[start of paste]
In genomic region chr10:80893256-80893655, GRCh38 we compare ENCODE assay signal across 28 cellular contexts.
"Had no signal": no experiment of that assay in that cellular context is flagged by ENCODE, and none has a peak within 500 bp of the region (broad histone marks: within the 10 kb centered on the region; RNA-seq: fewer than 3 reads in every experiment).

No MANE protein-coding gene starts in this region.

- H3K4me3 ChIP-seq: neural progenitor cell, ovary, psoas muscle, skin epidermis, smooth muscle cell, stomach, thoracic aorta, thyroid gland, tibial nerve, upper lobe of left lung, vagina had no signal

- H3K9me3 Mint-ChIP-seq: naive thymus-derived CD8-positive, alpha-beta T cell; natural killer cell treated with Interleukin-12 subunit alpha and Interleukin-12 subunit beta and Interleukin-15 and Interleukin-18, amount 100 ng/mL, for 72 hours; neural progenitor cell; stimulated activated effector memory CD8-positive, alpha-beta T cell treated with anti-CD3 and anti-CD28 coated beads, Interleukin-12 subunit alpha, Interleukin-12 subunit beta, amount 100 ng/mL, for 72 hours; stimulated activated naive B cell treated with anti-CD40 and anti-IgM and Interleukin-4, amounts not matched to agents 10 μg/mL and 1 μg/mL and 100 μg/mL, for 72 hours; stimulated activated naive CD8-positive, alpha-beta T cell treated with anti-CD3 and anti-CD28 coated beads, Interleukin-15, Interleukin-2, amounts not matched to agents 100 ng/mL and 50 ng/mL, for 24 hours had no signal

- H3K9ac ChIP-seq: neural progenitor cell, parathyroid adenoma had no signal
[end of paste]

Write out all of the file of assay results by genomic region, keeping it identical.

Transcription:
In genomic region chr10:80893256-80893655, GRCh38 we compare ENCODE assay signal across 28 cellular contexts.
"Had no signal": no experiment of that assay in that cellular context is flagged by ENCODE, and none has a peak within 500 bp of the region (broad histone marks: within the 10 kb centered on the region; RNA-seq: fewer than 3 reads in every experiment).

No MANE protein-coding gene starts in this region.

- H3K4me3 ChIP-seq: neural progenitor cell, ovary, psoas muscle, skin epidermis, smooth muscle cell, stomach, thoracic aorta, thyroid gland, tibial nerve, upper lobe of left lung, vagina had no signal

- H3K9me3 Mint-ChIP-seq: naive thymus-derived CD8-positive, alpha-beta T cell; natural killer cell treated with Interleukin-12 subunit alpha and Interleukin-12 subunit beta and Interleukin-15 and Interleukin-18, amount 100 ng/mL, for 72 hours; neural progenitor cell; stimulated activated effector memory CD8-positive, alpha-beta T cell treated with anti-CD3 and anti-CD28 coated beads, Interleukin-12 subunit alpha, Interleukin-12 subunit beta, amount 100 ng/mL, for 72 hours; stimulated activated naive B cell treated with anti-CD40 and anti-IgM and Interleukin-4, amounts not matched to agents 10 μg/mL and 1 μg/mL and 100 μg/mL, for 72 hours; stimulated activated naive CD8-positive, alpha-beta T cell treated with anti-CD3 and anti-CD28 coated beads, Interleukin-15, Interleukin-2, amounts not matched to agents 100 ng/mL and 50 ng/mL, for 24 hours had no signal

- H3K9ac ChIP-seq: neural progenitor cell, parathyroid adenoma had no signal